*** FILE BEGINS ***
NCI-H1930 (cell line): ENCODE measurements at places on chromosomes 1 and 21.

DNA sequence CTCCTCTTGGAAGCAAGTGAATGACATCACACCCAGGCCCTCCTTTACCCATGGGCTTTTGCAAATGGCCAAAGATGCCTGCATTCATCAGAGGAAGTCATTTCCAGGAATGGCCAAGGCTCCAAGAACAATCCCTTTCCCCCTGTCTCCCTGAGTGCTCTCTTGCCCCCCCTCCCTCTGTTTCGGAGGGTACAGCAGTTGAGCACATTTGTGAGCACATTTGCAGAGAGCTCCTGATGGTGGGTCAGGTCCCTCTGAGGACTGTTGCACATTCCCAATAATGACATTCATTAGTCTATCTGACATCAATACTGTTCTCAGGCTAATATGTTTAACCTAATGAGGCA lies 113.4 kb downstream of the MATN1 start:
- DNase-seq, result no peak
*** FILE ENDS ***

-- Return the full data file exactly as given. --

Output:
NCI-H1930 (cell line): ENCODE measurements at places on chromosomes 1 and 21.

DNA sequence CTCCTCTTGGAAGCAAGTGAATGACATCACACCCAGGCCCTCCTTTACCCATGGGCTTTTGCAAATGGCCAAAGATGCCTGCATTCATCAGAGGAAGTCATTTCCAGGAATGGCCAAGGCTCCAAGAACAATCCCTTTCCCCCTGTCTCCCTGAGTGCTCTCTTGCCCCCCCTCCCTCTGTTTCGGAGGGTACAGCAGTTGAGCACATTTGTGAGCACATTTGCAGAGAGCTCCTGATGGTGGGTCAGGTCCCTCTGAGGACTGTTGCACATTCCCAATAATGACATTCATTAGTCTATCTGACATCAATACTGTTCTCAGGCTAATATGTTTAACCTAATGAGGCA lies 113.4 kb downstream of the MATN1 start:
- DNase-seq, result no peak